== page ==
SouthWest Airlines - SouthWest Boot Sober Passenger
HOUSTON, TEXAS -- "Flight 657 (New Orleans to Houston) was delayed; there was about 15-20 minutes between departing 657 and boarding flight 3506 (the connecting flight to Philadelphia). The arriving/departing gates were in close proximity. I decided to use the bathroom and then, with my colleague, went to Buffalo Wild Wings for a beer, to go. The bar attendant put it into a clear plastic cup and we walked across to the boarding gate.
"I sat with my daughter and we both fiddled with our cell phones as they charged. I approached the counter to inquire if flight 3506 had been delayed and to verify that we were at the correct gate. Many passengers' gates were changed (last minute), and the personnel looked frustrated in dealing with the overcrowding and standby situations. I struggled to limp to the counter because of leg pain. When I approached the counter, [the Southwest Customer Service representative] stated that our flight would be boarding in 10 minutes, however I would not be allowed to fly. I actually thought she was joking.
"She stated that I was drunk. I asked her if she was kidding. I offered to recite the Gettysburg address or to say the alphabet backwards. She asked me if I was on any medication. I disclosed that the only medication I take was for ADHD. She remarked that that medication should not be mixed with alcohol ... She handed me a piece of paper with writing on it and instructed that I take it to the Hilton and that they would give me a room. She also questioned if I wanted her to call the cops. I responded that was exactly what I wanted her to do.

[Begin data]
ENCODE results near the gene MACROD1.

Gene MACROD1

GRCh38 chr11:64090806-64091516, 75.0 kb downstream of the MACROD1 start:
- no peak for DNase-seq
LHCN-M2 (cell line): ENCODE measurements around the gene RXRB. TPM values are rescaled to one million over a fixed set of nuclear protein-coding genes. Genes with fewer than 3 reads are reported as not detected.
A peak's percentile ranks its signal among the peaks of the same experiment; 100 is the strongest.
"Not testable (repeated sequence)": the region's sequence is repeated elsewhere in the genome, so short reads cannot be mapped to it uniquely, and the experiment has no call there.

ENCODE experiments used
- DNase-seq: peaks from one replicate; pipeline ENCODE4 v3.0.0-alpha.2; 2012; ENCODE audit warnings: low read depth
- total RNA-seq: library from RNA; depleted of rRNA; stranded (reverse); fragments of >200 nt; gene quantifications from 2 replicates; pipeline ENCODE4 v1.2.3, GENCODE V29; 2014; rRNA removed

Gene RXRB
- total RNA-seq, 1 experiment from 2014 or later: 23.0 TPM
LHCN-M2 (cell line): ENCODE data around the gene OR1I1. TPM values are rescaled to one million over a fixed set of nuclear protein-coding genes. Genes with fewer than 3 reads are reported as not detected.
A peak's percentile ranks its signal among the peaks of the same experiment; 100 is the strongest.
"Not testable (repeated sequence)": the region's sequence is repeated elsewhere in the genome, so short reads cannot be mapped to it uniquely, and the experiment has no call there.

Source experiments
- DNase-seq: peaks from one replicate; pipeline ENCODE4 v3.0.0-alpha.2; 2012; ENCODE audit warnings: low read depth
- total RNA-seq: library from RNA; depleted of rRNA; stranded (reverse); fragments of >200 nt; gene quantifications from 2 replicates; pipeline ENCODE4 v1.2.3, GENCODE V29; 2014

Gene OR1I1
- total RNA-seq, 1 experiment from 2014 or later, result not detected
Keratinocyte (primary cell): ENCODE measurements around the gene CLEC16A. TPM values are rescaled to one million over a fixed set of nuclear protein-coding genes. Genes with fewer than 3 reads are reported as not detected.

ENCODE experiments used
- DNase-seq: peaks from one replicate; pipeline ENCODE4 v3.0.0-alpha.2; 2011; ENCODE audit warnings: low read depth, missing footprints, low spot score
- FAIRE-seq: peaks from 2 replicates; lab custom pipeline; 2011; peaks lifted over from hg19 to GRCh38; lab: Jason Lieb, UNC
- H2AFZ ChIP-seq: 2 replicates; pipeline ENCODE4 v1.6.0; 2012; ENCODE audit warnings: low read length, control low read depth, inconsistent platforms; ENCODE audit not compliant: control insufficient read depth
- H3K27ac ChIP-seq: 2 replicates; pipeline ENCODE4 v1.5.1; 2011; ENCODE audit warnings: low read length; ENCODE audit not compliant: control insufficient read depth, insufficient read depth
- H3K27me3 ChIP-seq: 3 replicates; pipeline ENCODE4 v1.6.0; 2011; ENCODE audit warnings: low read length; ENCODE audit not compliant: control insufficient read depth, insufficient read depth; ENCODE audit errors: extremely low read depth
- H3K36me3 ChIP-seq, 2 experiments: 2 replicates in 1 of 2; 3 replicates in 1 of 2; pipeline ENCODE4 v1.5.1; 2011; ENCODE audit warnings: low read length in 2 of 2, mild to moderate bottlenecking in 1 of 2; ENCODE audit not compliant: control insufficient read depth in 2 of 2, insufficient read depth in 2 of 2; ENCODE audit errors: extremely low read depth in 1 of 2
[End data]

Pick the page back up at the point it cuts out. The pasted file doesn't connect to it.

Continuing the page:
"When the police arrived he spoke with me and informed me that the airline reserves that right to refuse passengers. He also told me that he knew I wasn't drunk but could not give me a breathalyzer, as they are only used in traffic situations. I was advised by an observer that the situation was not fair and suggested that I go to the hospital for a toxicology report for proof of random mistreatment. The hospital personnel and hotel staff were equally in shock when learning of the situation. They were so embracing. They helped alleviate the distress of the situation."
Erinn says that she called Southwest, but was again told that the airline reserves the right to refuse passengers for boarding. She also received an automated e-mail response from Southwest saying that they are looking into the incident. She says that she feels "so dis-empowered; as a patron, customer, and a citizen. I just couldn't believe this mistreatment could be legal." She says she will never fly Southwest again.